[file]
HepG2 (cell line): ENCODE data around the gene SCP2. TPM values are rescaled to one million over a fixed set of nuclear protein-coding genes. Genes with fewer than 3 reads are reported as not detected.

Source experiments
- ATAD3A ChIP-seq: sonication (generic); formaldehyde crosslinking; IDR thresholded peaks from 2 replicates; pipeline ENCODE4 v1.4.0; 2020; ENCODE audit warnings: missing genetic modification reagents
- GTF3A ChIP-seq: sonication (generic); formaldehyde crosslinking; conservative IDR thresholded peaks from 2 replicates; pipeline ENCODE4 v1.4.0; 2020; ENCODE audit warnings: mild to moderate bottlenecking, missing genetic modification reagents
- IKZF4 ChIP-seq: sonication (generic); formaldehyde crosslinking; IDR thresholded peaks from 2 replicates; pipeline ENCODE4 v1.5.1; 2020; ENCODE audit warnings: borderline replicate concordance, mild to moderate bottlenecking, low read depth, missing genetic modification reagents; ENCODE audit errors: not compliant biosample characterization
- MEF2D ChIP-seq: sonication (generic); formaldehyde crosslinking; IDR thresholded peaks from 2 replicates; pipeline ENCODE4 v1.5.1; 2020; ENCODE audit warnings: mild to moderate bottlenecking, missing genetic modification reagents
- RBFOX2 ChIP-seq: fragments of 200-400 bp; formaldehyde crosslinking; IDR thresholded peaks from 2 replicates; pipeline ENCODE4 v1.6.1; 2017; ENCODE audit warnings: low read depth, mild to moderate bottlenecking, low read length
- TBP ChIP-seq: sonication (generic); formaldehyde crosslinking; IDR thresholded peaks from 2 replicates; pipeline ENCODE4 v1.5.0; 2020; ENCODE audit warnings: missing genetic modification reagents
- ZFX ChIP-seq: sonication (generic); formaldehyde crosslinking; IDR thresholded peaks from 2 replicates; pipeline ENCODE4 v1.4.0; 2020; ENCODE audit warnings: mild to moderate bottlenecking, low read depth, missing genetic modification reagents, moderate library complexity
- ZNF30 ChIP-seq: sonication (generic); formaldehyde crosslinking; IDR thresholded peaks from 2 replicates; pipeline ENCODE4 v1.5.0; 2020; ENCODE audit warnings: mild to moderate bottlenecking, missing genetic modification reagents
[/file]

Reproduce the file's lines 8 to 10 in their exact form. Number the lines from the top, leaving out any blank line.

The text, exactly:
- TBP ChIP-seq: sonication (generic); formaldehyde crosslinking; IDR thresholded peaks from 2 replicates; pipeline ENCODE4 v1.5.0; 2020; ENCODE audit warnings: missing genetic modification reagents
- ZFX ChIP-seq: sonication (generic); formaldehyde crosslinking; IDR thresholded peaks from 2 replicates; pipeline ENCODE4 v1.4.0; 2020; ENCODE audit warnings: mild to moderate bottlenecking, low read depth, missing genetic modification reagents, moderate library complexity
- ZNF30 ChIP-seq: sonication (generic); formaldehyde crosslinking; IDR thresholded peaks from 2 replicates; pipeline ENCODE4 v1.5.0; 2020; ENCODE audit warnings: mild to moderate bottlenecking, missing genetic modification reagents